HORSE is a mixture of five games. Razz is unique in that it is the only pure lowball game in the five game mix. Razz is the first of the three Stud games and is much hated by many players, so do not be surprised if suddenly three of the players find reasons to walk away from the table when this placard is flipped over.
Razz is dealt as Seven Card Stud with the exception that the worst five card hand scoops the pot. Flushes and straights do not count against you. Because of this the wheel, 5-4-3-2-A, is the best possible Razz hand regardless of suits even if it is a miracle straight flush.
Razz is also one of the few HORSE games where bluffing is a major strategy in the game. It is very difficult for a person showing a terrible board with a few broadway cards to call down versus a player showing wheel cards. The person with the better showing board can often take down the pot if he bets based on the strength of his visible board instead of the strength of his entire hand.
The following is an extreme version of the first bluff you can run in Razz. It shows how bad a hand you can have still have a mandatory bluff. There are $5 in antes when the bring-in enters the pot; two players fold. This bluff is so automatic, that many times the Queen and King will fold out of turn as soon as the action is on the Ace. Just raise and take this down.
Razz is considered very frustrating because there is little mystery about what cards helps or hurt your hand. You might have started with the best possible Razz hand, A-2-3, but when the board runs out bad you just must fold:
In the above situation once you have paired and then caught bad, if Villain has any reasonable hole cards, he has you crushed. For instance, if he has a Trey and Six in the hole and you are losing as an 80%-20% dog. Even if Villain had Seven and Five for a pair he has a 60%-40% advantage. Villain could hold the ridiculous King and Ten for a terrible starting hand and he is still a favorite. Villain basically needs two pair or trips to be behind you at this point. Just fold.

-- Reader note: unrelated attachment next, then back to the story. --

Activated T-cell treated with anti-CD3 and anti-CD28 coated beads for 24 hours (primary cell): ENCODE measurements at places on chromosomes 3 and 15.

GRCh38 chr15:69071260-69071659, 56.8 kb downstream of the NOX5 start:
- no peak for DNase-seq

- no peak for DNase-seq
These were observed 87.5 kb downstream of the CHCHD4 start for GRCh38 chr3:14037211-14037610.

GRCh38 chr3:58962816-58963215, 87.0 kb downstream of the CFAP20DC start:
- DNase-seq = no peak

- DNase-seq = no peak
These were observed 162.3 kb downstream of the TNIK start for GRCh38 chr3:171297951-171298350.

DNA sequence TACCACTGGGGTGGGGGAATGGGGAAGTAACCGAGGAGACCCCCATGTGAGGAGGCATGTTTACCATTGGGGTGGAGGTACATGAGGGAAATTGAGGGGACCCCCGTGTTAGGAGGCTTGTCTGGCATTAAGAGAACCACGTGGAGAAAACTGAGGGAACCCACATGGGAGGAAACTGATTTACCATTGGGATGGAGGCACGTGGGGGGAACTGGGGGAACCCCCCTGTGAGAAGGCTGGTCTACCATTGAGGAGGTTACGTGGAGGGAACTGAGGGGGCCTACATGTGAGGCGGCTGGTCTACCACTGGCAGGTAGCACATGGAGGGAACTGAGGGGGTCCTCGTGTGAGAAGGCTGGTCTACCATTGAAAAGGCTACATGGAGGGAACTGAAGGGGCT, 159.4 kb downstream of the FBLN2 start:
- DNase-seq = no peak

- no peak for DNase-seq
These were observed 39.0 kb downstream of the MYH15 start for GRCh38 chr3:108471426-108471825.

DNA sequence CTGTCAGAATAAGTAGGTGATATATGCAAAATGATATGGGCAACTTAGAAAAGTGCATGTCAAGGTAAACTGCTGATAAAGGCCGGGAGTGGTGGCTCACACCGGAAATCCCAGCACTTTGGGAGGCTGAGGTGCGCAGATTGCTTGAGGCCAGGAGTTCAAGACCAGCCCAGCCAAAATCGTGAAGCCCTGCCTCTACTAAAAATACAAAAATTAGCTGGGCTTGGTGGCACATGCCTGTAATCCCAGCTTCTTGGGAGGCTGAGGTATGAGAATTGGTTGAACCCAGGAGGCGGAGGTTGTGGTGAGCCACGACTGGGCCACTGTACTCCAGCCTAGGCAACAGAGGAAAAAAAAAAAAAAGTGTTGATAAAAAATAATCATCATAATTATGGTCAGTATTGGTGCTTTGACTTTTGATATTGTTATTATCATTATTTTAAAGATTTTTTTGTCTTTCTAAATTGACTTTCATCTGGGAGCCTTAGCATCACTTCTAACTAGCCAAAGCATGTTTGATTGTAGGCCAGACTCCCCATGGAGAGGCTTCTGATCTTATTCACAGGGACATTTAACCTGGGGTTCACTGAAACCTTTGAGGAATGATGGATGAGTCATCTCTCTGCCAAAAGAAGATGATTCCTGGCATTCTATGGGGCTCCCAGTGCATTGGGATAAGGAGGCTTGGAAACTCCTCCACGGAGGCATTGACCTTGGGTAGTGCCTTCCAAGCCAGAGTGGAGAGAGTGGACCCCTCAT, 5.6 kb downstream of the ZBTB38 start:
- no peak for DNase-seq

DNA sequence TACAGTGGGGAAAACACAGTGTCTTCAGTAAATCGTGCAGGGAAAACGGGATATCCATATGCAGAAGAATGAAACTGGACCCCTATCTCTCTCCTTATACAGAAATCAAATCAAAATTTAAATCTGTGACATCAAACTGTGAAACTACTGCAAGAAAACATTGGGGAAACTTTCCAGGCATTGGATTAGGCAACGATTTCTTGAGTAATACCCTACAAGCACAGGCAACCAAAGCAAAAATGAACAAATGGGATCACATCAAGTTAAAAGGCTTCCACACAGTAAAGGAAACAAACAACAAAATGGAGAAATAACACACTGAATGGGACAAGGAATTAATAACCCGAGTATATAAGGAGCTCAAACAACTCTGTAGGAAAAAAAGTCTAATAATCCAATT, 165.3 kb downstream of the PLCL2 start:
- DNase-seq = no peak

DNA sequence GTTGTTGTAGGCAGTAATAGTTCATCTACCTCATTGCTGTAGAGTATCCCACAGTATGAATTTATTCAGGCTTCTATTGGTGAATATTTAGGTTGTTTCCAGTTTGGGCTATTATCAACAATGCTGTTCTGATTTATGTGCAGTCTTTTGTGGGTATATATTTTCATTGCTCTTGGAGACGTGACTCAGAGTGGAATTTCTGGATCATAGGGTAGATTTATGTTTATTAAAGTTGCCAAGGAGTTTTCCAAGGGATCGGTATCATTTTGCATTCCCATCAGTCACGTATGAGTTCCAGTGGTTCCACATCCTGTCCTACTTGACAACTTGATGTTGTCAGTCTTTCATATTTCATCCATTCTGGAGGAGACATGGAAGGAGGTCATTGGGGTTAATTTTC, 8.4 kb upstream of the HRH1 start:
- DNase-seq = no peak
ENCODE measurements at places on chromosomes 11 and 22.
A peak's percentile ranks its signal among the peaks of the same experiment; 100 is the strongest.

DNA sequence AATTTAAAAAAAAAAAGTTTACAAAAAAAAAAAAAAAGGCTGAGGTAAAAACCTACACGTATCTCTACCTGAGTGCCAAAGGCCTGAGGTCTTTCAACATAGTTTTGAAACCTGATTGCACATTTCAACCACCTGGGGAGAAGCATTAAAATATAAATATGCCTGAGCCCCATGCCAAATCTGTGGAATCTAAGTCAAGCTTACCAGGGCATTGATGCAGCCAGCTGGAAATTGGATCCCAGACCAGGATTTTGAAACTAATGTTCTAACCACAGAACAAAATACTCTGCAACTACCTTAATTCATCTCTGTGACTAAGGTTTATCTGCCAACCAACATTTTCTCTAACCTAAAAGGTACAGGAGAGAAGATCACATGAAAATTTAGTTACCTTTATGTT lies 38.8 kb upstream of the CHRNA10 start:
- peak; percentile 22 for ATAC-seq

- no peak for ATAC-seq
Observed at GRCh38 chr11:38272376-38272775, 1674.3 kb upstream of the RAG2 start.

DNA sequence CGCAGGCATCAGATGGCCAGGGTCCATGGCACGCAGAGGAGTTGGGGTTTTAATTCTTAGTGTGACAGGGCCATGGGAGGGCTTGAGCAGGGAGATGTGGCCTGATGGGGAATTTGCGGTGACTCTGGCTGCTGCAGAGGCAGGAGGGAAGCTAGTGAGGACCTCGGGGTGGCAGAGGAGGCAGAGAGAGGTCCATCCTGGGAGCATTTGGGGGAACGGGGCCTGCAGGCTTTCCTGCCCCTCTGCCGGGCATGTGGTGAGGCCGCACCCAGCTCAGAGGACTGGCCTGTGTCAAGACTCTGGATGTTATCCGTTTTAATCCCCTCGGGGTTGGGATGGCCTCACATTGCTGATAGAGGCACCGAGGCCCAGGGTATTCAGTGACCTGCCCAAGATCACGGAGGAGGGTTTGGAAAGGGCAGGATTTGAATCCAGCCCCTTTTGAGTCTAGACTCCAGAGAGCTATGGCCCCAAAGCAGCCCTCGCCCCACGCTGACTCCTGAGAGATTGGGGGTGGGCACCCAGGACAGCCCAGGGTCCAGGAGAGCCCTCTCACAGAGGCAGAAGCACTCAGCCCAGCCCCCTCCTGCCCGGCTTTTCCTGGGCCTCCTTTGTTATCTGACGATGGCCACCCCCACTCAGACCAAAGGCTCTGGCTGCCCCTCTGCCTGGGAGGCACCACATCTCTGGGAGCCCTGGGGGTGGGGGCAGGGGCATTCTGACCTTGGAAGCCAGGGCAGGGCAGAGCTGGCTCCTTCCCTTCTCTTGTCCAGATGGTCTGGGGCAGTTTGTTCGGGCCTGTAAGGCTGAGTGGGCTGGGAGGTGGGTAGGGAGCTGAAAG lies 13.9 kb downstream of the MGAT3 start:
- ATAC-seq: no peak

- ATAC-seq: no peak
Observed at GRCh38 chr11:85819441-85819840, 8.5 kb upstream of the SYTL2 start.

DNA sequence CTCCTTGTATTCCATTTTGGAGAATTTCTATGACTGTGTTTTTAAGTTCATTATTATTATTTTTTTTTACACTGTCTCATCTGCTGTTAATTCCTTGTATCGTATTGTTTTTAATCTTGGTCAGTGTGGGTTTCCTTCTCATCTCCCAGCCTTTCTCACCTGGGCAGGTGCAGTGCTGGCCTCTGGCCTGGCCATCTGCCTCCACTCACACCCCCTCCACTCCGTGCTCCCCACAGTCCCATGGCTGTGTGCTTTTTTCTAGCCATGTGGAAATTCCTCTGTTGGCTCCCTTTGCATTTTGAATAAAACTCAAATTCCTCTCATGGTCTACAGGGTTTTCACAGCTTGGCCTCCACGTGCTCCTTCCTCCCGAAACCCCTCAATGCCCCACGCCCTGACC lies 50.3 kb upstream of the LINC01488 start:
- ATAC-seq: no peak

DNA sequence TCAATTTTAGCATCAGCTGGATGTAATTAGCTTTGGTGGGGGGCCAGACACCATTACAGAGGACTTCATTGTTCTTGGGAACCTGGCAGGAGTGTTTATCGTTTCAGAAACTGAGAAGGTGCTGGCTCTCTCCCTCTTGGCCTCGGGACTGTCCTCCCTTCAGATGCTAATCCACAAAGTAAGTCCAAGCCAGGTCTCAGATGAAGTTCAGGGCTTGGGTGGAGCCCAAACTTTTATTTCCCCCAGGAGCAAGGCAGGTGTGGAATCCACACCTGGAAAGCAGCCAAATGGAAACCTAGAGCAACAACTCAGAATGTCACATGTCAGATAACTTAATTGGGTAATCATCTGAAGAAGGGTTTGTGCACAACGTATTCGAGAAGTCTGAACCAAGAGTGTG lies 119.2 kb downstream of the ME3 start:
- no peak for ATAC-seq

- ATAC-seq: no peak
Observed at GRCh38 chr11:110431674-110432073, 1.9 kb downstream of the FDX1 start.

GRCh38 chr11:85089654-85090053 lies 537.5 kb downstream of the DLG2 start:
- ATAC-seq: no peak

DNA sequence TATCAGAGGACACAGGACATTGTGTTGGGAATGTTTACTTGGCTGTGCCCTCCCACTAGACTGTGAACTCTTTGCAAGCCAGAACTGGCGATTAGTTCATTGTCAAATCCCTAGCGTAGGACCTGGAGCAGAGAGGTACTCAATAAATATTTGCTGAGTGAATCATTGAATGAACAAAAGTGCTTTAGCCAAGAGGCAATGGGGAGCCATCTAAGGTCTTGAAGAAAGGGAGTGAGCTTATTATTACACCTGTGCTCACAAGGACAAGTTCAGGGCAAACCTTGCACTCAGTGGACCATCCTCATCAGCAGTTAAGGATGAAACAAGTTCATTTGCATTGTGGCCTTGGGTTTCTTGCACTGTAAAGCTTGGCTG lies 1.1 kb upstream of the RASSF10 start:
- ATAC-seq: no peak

A simple algorithm once you get to fifth street is to ask yourself who has the best five card hand? Assume his two hole cards are the perfect low cards for his hand. With that same assumption, ask yourself who has the better draw. The person with the best draw can be winning on sixth street if he catches good. Answering these two questions will let you know where you are on the chart below.
Notice that if one player has the best hand and best draw that the action is very clear: there should be a bet and a fold from the player with the worst hand and worst draw. When one player has the best hand, and the other has the best draw it is less clear what to do. Clearly the best hand should bet, but if he meets resistance, it might be better to just call because the draw likely has the advantage.
In the below hand, the draw raises because if he has any reasonable hole cards, he can see that his smooth King is very likely to outdraw the rough Nine. While the Nine is ahead right now, even with two perfect cards it can only improve to a “seven perfect.” The smooth King can catch a single card, Deuce, Five of Seven to take the lead on Sixth or Seventh street.
Remember that this is a game of relative strength, there are times when you know your opponent is drawing stone dead. They always must use at least two of their up cards. Sometimes on sixth street you know that your full hand can beat their two best board cards – even if they have perfect hole cards and a perfect river. This is a beautiful thing, especially when your opponent is betting and raising. Yes, people make these fundamental errors in Razz an amazing amount of the time!
In summary, stick with the strong starting hands shown in the guide. After the big decision on 5th street, the last two streets are relatively straightforward to play. Just remember to bet based on the apparent strength of your board, especially when the other player is catching bad. They don’t know when good looking cards like a Trey paired your hole card on fourth street. Just bet it out, especially when they catch apparent bad cards like Jacks.
Here is another article on Razz from our friends at PokerVIP.com